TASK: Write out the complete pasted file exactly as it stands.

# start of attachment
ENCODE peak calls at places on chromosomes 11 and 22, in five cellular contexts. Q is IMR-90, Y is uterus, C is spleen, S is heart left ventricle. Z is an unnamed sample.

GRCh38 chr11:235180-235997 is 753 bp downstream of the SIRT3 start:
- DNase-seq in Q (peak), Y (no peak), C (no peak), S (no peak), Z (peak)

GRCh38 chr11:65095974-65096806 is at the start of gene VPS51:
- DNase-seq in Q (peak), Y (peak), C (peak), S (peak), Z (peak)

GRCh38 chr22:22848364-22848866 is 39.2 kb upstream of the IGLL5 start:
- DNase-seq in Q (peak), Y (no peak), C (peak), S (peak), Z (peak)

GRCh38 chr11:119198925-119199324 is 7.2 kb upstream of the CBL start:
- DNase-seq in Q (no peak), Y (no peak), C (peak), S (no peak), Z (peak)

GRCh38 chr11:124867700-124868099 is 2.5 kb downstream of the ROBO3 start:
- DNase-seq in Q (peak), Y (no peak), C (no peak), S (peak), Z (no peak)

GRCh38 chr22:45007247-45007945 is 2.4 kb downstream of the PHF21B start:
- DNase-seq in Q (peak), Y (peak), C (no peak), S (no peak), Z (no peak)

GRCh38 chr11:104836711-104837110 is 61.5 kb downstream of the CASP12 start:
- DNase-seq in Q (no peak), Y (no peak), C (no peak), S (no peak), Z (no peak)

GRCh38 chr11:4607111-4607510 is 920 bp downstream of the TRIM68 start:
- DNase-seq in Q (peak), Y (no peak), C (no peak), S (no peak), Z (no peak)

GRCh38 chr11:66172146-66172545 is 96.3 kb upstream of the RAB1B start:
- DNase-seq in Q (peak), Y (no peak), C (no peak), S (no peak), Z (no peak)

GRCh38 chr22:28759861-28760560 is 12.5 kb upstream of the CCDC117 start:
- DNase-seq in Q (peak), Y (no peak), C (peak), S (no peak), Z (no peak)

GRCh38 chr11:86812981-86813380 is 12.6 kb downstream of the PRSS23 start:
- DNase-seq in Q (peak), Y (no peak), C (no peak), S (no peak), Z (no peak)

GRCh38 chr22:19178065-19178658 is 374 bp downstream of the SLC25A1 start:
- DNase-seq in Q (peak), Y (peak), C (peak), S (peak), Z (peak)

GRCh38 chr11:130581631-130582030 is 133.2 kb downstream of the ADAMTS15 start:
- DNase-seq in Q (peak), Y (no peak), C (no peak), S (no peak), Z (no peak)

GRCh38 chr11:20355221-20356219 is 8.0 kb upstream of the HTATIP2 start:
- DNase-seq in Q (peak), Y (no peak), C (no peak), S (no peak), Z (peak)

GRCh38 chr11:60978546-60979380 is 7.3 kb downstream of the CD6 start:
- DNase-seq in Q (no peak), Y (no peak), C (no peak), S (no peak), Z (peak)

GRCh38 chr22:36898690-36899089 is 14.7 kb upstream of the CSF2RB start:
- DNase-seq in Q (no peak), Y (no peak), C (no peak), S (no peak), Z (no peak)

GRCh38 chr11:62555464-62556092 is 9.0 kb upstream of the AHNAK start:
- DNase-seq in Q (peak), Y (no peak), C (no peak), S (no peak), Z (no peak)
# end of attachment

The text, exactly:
ENCODE peak calls at places on chromosomes 11 and 22, in five cellular contexts. Q is IMR-90, Y is uterus, C is spleen, S is heart left ventricle. Z is an unnamed sample.

GRCh38 chr11:235180-235997 is 753 bp downstream of the SIRT3 start:
- DNase-seq in Q (peak), Y (no peak), C (no peak), S (no peak), Z (peak)

GRCh38 chr11:65095974-65096806 is at the start of gene VPS51:
- DNase-seq in Q (peak), Y (peak), C (peak), S (peak), Z (peak)

GRCh38 chr22:22848364-22848866 is 39.2 kb upstream of the IGLL5 start:
- DNase-seq in Q (peak), Y (no peak), C (peak), S (peak), Z (peak)

GRCh38 chr11:119198925-119199324 is 7.2 kb upstream of the CBL start:
- DNase-seq in Q (no peak), Y (no peak), C (peak), S (no peak), Z (peak)

GRCh38 chr11:124867700-124868099 is 2.5 kb downstream of the ROBO3 start:
- DNase-seq in Q (peak), Y (no peak), C (no peak), S (peak), Z (no peak)

GRCh38 chr22:45007247-45007945 is 2.4 kb downstream of the PHF21B start:
- DNase-seq in Q (peak), Y (peak), C (no peak), S (no peak), Z (no peak)

GRCh38 chr11:104836711-104837110 is 61.5 kb downstream of the CASP12 start:
- DNase-seq in Q (no peak), Y (no peak), C (no peak), S (no peak), Z (no peak)

GRCh38 chr11:4607111-4607510 is 920 bp downstream of the TRIM68 start:
- DNase-seq in Q (peak), Y (no peak), C (no peak), S (no peak), Z (no peak)

GRCh38 chr11:66172146-66172545 is 96.3 kb upstream of the RAB1B start:
- DNase-seq in Q (peak), Y (no peak), C (no peak), S (no peak), Z (no peak)

GRCh38 chr22:28759861-28760560 is 12.5 kb upstream of the CCDC117 start:
- DNase-seq in Q (peak), Y (no peak), C (peak), S (no peak), Z (no peak)

GRCh38 chr11:86812981-86813380 is 12.6 kb downstream of the PRSS23 start:
- DNase-seq in Q (peak), Y (no peak), C (no peak), S (no peak), Z (no peak)

GRCh38 chr22:19178065-19178658 is 374 bp downstream of the SLC25A1 start:
- DNase-seq in Q (peak), Y (peak), C (peak), S (peak), Z (peak)

GRCh38 chr11:130581631-130582030 is 133.2 kb downstream of the ADAMTS15 start:
- DNase-seq in Q (peak), Y (no peak), C (no peak), S (no peak), Z (no peak)

GRCh38 chr11:20355221-20356219 is 8.0 kb upstream of the HTATIP2 start:
- DNase-seq in Q (peak), Y (no peak), C (no peak), S (no peak), Z (peak)

GRCh38 chr11:60978546-60979380 is 7.3 kb downstream of the CD6 start:
- DNase-seq in Q (no peak), Y (no peak), C (no peak), S (no peak), Z (peak)

GRCh38 chr22:36898690-36899089 is 14.7 kb upstream of the CSF2RB start:
- DNase-seq in Q (no peak), Y (no peak), C (no peak), S (no peak), Z (no peak)

GRCh38 chr11:62555464-62556092 is 9.0 kb upstream of the AHNAK start:
- DNase-seq in Q (peak), Y (no peak), C (no peak), S (no peak), Z (no peak)